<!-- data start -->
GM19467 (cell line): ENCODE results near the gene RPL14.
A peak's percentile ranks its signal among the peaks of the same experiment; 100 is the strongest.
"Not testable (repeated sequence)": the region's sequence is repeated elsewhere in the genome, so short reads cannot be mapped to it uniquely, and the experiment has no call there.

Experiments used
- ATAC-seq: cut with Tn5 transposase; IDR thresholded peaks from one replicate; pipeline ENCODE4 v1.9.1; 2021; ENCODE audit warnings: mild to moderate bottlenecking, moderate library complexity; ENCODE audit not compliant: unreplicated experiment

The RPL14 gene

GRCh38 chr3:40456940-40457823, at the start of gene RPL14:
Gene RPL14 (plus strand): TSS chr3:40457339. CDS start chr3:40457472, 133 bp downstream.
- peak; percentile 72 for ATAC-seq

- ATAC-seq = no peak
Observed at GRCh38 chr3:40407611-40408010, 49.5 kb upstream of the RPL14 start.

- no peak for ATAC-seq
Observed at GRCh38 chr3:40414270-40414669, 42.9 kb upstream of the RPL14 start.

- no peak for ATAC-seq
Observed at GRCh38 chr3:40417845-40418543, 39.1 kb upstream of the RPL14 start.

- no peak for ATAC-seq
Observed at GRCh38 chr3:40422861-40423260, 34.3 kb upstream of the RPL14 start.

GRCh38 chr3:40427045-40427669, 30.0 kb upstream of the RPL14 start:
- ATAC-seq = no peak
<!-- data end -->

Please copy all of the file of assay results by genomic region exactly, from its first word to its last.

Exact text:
GM19467 (cell line): ENCODE results near the gene RPL14.
A peak's percentile ranks its signal among the peaks of the same experiment; 100 is the strongest.
"Not testable (repeated sequence)": the region's sequence is repeated elsewhere in the genome, so short reads cannot be mapped to it uniquely, and the experiment has no call there.

Experiments used
- ATAC-seq: cut with Tn5 transposase; IDR thresholded peaks from one replicate; pipeline ENCODE4 v1.9.1; 2021; ENCODE audit warnings: mild to moderate bottlenecking, moderate library complexity; ENCODE audit not compliant: unreplicated experiment

The RPL14 gene

GRCh38 chr3:40456940-40457823, at the start of gene RPL14:
Gene RPL14 (plus strand): TSS chr3:40457339. CDS start chr3:40457472, 133 bp downstream.
- peak; percentile 72 for ATAC-seq

- ATAC-seq = no peak
Observed at GRCh38 chr3:40407611-40408010, 49.5 kb upstream of the RPL14 start.

- no peak for ATAC-seq
Observed at GRCh38 chr3:40414270-40414669, 42.9 kb upstream of the RPL14 start.

- no peak for ATAC-seq
Observed at GRCh38 chr3:40417845-40418543, 39.1 kb upstream of the RPL14 start.

- no peak for ATAC-seq
Observed at GRCh38 chr3:40422861-40423260, 34.3 kb upstream of the RPL14 start.

GRCh38 chr3:40427045-40427669, 30.0 kb upstream of the RPL14 start:
- ATAC-seq = no peak